Healthy recreation and community building for all ages and abilities

Jill McCubbin

I look forward to the tremendous recreation and tourism potential of Lanark County’s Ottawa Valley Recreation Trail (OVRT) and the section that runs through Mississippi Mills. I pledge to help maintain and promote this trail as safe, attractive and accessible – and have been working to that end for the past two years. As of 18 September, the management plan for the OVRT has not been finalized at County, but will be shortly. Mississippi Mills will need to continue to work with County to ensure safety and maintenance standards are enforced. The trail is a real asset, although it’s a work in progress and will be for the next couple of years as we all learn, listen and build on what works, what doesn’t, and what is required.

Note: The 61 km of OVRT within Lanark County is set to open on 5 October, opening ceremonies in Carleton Place. The section through Almonte will not ALL be open, as the bridge work will not be completed by that time. Still, it will be awesome to have the trail finally officially open (and almost ready).

On recreation, healthy activity and community development

Over the last few years, many projects in our town have contributed to building our thriving community: accessible trail development, the planning & installation of crosswalks, increased tree planting, public art, a new jewel of a library in Pakenham, new & improved services in Gemmill Park (the splash pad, skatepark, play structures), more active programs for seniors and children, and the list goes on. Healthy community development and safe and active recreational options build quality of life, which in turn attracts new residents and ultimately new business.

“Our built environment influences physical activity which influences health.” – quoted from  a report (click here for the full report) by Dr. Theresa Tam, Chief Public Health Officer of Canada. Furthermore: “Improving public health and preventing disease through changes to our environment is a well-founded concept… We need better information if we are to measure the health impacts of community design to incorporate evidence-based strategies into community planning. This report will raise awareness among Canadians about the unique aspects of their communities that they could take advantage of to improve their health.”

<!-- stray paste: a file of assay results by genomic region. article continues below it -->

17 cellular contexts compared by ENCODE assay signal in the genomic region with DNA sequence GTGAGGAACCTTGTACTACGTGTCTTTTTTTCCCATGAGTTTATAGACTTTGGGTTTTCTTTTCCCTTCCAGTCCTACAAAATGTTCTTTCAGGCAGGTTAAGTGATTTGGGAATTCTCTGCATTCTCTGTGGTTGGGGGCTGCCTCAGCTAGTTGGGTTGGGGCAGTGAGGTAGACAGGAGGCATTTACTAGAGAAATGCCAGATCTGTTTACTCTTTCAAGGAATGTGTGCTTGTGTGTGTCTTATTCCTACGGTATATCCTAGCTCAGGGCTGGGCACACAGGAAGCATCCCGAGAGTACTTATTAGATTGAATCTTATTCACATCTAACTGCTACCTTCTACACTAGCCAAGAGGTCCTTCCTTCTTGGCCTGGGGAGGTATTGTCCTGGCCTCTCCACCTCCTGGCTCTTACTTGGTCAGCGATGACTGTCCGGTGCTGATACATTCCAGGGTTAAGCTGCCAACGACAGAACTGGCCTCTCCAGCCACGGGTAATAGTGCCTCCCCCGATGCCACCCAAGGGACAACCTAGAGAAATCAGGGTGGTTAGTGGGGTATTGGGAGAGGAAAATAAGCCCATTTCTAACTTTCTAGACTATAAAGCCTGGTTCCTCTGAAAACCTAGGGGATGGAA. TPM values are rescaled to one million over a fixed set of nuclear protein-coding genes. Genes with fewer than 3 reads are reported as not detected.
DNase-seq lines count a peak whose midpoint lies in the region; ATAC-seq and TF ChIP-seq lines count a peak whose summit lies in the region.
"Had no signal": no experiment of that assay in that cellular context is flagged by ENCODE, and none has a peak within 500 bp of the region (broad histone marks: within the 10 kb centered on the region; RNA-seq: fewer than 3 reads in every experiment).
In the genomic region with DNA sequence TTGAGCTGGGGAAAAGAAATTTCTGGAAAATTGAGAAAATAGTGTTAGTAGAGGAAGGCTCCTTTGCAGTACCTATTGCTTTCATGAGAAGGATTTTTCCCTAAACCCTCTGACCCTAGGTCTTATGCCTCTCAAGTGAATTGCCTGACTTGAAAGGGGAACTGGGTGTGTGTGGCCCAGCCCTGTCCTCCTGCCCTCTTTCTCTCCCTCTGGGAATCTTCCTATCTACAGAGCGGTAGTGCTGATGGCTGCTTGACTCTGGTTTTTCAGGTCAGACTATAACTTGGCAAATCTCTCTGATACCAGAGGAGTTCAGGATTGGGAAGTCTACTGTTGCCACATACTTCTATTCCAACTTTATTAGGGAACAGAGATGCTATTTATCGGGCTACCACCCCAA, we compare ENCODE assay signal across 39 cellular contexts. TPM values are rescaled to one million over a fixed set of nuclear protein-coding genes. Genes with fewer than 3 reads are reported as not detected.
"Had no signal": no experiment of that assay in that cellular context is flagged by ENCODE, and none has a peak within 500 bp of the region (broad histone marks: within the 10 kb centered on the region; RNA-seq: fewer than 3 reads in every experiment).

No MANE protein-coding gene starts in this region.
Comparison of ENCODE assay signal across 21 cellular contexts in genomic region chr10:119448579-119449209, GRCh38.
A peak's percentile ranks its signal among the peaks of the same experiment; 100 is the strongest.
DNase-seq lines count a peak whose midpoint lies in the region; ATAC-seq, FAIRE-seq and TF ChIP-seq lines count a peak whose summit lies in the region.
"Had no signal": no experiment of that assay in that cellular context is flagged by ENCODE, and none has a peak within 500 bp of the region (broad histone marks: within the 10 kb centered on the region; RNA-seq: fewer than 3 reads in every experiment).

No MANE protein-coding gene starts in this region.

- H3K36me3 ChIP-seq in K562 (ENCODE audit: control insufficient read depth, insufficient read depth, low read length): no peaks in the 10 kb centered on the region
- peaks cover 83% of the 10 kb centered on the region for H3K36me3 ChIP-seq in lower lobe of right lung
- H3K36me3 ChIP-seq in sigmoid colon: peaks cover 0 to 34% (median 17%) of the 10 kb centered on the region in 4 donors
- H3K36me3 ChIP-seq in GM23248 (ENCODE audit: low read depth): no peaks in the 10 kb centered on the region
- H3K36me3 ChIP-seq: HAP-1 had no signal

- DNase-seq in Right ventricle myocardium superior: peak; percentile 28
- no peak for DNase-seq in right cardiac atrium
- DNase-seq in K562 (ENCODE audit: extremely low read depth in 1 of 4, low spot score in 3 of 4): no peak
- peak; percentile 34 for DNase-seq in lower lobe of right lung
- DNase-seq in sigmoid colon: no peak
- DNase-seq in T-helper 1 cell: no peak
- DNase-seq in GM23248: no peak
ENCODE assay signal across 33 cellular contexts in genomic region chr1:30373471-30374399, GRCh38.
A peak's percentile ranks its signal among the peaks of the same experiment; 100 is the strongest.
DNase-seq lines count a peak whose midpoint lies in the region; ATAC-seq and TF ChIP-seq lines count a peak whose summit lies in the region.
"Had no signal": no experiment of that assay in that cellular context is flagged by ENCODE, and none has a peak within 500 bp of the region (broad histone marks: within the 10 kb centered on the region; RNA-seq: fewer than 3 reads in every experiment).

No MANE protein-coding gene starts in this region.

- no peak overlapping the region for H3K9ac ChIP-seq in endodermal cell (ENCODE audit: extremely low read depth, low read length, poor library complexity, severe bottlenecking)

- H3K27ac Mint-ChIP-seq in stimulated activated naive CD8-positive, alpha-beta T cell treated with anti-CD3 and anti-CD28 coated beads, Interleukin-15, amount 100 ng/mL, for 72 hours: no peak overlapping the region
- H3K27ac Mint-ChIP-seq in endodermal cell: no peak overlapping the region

More on the OVRT

Mississippi Mills is a rural municipality with a more densely populated area – Almonte – that compares fairly to the density and lifestyle in Ottawa. I support recreational/motorized vehicles on the rural segments of the OVRT, but, in the long run, I don’t support the same for the Almonte segment. For the same reasons – safety and accessibility – that Ottawa, Perth and Kingston do not allow rec vehicles on trails that run through the centre of these towns, recreational vehicles should not be in the parks or ultimately on the OVRT within Almonte.

I do realize, for the time being, Lanark County has all the decision-making power in regards to the OVRT, and so our next Mississippi Mills Council must continue to work with County to make the trail as safe and wonderful as possible. I made a recent suggestion at Mississippi Mills Council that the municipality collect data about trail use by user type, and types of infractions – and praise! – in order that the County-planned two year review of the OVRT has meaningful data from our municipality. This is an important effort for the next Mississippi Mills Council and administration. What the future holds for the OVRT will be learned of and built in time, but for now, we enjoy and build on the successes of the current trail. One such enhancement: A public easy-access point to the OVRT, at the Snedden Casey Park / Anne Street end of Almonte, is in the works, thereby encouraging more use, more accessibility and integration within Almonte neighbourhoods.

And finally… 

I’m keen to work towards the creation of a new recreation opportunity in Mississippi Mills for residents and tourists alike. A beautiful river runs through our town. A canoe, kayak, and paddle board rental facility would increase our community’s health and devotion to the river. Imagine partners like the Youth Centre, the NLAS and the Fair Board, the municipality, recreation professionals, and entrepreneurs building this asset for locals and tourists, youth and seniors. Such a set-up can be done at reasonable cost, provincial funding is often available for healthy recreation, there is technology that can automate rentals and sign-ups, there is a quick return on investment for well-promoted,  community assets such as this one. What’s not to love about increasing the quality of life in our town?

I support community building with a focus on safety, activity, accessibility, vibrant main streets and the beauty of natural and heritage spaces. This focus benefits current residents and attracts tourists and new residents of all ages – bringing with them new businesses and jobs. Whoops, I already said some of that – well, it bears repeating!

Jill McCubbin is running for re-election as Almonte ward Councillor. www.jillforalmonte.com